Mathematics in Years 3 to 6

Updated July 2015

Year 3

In Semester One, students extended their understanding of whole numbers to tens of 1000s. They investigated number patterns when counting by 2s, 3s, 5s, and 10s and demonstrated fluency in mental computation of addition, subtraction and multiplication using place value and number properties. They were able to create and solve number story problems of the above operations using real life situations. In Measurement, students interpreted timetables and calendars relevant to school and community. They measured, ordered and compared objects using familiar metric units of length, mass and capacity. They have investigated time to the minute on both analogue and digital clocks. In Statistics and Probability, students continued to build the language of chance in every day situations by conducting chance experiments. Additionally, they collected data, organised and interpreted it into categories and created relevant displays.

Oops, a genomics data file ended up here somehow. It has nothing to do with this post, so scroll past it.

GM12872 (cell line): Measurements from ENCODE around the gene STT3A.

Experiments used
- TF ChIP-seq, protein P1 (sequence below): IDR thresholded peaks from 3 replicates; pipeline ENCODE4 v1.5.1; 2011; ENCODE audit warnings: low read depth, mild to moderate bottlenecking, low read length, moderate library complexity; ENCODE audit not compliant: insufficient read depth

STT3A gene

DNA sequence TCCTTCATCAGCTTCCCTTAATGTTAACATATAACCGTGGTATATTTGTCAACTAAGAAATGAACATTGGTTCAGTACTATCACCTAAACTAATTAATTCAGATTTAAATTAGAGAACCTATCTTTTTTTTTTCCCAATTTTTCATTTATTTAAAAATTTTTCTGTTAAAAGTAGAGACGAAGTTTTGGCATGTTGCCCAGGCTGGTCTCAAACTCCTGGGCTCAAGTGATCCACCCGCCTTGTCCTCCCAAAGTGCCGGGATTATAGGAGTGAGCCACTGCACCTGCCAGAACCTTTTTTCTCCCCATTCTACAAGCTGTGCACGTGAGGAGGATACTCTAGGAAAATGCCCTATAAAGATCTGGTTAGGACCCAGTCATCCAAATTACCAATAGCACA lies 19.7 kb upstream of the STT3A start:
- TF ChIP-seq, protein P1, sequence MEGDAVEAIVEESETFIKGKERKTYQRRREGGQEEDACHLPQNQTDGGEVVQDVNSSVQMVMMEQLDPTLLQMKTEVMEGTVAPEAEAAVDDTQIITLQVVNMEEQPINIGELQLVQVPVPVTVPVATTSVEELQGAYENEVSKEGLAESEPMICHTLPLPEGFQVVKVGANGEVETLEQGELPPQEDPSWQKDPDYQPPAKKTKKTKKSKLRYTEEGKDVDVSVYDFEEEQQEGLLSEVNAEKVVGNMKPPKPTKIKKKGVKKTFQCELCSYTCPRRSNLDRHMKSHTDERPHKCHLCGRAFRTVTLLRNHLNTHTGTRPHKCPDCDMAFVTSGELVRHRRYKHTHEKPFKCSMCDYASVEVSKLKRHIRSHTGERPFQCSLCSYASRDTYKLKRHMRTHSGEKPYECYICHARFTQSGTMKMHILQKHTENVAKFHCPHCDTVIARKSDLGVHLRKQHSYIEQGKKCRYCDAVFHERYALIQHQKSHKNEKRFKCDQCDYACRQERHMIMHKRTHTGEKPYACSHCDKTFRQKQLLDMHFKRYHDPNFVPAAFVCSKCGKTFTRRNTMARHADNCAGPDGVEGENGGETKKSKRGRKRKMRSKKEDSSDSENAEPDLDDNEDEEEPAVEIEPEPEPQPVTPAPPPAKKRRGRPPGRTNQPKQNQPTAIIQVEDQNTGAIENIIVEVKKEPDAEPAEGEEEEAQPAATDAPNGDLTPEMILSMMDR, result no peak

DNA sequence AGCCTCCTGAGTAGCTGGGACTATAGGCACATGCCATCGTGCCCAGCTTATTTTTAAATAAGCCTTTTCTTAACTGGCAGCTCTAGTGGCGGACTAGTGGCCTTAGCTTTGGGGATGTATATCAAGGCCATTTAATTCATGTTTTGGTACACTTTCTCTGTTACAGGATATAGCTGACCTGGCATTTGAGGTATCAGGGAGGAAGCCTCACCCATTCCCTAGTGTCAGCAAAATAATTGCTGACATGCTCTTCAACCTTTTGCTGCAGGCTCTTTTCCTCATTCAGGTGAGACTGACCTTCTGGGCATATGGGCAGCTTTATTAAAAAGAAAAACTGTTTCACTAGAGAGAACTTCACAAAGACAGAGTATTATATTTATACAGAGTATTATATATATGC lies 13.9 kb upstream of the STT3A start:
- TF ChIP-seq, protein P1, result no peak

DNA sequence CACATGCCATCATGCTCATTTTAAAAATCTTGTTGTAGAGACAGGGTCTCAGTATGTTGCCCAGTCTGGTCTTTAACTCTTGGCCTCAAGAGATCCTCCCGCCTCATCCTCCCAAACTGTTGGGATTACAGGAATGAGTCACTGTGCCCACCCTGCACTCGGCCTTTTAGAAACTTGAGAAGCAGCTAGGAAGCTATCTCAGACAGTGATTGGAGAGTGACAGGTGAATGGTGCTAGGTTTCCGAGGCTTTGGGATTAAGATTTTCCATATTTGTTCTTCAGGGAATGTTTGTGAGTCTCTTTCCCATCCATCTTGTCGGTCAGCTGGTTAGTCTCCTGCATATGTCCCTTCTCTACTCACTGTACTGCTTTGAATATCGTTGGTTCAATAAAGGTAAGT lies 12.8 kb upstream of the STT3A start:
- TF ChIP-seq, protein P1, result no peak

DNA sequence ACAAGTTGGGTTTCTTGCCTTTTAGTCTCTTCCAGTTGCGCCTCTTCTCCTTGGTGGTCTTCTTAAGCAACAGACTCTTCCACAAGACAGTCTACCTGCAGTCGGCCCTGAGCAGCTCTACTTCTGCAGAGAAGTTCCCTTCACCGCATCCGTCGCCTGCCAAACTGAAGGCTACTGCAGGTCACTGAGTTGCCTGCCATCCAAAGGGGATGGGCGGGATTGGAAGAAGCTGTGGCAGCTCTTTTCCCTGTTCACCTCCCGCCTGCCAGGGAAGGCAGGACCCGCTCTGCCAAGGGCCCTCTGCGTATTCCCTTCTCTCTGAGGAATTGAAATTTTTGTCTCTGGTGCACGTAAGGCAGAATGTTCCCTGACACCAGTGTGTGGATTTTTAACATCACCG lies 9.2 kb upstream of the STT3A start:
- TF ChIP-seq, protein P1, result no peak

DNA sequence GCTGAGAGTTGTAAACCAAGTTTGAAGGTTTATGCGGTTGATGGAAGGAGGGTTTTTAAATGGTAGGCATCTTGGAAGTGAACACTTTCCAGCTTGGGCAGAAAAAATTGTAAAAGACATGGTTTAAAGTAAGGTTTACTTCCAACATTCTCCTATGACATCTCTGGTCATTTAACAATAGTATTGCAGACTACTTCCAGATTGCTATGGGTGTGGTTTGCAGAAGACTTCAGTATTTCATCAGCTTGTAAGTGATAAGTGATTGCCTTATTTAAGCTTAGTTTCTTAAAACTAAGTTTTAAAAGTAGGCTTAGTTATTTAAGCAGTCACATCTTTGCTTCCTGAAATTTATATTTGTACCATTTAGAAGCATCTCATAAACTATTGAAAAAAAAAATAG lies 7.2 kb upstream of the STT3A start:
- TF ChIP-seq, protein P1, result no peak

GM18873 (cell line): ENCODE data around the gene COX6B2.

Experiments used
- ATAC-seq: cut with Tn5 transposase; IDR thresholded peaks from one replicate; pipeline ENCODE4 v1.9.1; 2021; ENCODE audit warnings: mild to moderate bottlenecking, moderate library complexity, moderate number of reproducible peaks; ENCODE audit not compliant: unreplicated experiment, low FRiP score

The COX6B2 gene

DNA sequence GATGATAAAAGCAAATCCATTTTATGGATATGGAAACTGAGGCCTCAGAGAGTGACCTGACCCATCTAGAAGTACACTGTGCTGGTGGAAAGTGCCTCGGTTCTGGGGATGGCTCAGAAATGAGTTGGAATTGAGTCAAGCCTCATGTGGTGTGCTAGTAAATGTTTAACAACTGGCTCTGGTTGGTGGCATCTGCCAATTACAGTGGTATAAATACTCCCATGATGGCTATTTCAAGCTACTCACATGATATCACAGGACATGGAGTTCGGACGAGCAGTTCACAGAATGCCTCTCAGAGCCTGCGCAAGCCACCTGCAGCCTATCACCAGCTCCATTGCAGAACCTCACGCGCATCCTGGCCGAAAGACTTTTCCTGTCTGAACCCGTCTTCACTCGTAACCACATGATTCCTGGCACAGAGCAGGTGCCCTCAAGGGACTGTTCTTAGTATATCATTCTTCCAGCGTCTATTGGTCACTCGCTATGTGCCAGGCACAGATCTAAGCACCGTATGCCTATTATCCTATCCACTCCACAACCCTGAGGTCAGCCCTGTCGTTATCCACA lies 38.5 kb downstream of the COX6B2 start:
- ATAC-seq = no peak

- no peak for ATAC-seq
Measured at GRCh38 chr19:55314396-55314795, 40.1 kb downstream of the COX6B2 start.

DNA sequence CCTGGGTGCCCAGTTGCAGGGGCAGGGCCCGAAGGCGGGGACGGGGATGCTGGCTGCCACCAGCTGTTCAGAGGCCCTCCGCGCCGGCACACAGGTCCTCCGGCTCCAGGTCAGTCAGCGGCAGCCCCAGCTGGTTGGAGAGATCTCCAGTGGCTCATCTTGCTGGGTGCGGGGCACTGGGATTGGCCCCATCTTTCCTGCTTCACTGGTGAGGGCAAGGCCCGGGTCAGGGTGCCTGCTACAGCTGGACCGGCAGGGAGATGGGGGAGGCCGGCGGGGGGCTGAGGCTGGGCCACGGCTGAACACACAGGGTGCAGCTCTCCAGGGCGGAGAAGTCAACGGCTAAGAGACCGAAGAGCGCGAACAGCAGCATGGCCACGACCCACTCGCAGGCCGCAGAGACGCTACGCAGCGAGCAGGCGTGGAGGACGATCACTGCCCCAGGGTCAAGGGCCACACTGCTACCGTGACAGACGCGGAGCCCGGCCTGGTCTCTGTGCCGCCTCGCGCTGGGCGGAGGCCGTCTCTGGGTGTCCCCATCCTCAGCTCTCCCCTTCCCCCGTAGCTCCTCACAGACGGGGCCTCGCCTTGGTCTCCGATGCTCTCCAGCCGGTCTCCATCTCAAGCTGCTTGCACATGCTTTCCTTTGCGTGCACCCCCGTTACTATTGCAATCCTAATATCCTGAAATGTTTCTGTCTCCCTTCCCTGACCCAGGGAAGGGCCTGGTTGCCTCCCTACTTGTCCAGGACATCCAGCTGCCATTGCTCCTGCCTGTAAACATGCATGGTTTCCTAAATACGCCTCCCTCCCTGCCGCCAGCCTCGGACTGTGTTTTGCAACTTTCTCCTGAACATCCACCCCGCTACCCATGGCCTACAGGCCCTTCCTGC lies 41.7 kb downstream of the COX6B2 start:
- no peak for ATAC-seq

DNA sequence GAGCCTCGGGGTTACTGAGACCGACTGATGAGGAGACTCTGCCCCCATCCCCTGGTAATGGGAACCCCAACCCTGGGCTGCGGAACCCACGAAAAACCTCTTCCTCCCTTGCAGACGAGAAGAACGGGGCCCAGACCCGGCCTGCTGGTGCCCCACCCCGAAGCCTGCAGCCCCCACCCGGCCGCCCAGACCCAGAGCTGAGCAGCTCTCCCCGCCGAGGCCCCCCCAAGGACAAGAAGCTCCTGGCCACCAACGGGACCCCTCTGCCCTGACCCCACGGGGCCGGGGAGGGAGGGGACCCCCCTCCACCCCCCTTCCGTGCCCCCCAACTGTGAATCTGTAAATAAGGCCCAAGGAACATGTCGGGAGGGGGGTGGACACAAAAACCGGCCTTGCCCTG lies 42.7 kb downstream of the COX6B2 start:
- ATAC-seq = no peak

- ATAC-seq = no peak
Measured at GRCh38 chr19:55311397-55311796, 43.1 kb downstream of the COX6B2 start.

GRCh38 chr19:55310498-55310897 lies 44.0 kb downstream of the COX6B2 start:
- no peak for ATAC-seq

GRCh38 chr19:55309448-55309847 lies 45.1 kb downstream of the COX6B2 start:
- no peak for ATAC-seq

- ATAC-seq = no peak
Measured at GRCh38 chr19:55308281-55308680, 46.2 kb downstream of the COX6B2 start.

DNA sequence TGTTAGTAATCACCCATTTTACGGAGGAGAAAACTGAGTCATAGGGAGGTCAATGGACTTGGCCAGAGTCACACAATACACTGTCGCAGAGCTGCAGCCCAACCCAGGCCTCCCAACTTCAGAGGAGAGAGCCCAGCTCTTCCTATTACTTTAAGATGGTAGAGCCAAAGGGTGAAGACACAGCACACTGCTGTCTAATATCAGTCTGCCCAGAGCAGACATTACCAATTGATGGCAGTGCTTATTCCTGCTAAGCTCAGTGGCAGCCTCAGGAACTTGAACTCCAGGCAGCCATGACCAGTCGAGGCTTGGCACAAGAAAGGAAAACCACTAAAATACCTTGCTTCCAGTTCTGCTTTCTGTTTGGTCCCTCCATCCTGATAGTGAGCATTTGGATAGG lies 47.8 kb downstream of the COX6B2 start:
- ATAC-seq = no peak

By the end of Year 3, students recognise the connection between addition and subtraction and solve problems using efficient strategies for multiplication. They model and represent unit fractions. They represent money values in various ways. Students identify symmetry in the environment. They match positions on maps with given information. Students recognise angles in real situations. They interpret and compare data displays.

Students count to and from 10 000. They classify numbers as either odd or even. They recall addition and multiplication facts for single digit numbers. Students correctly count out change from financial transactions. They continue number patterns involving addition and subtraction. Students use metric units for length, mass and capacity. They tell time to the nearest minute. Students make models of three-dimensional objects. Students conduct chance experiments and list possible outcomes. They carry out simple data investigations for categorical variables.

Year 4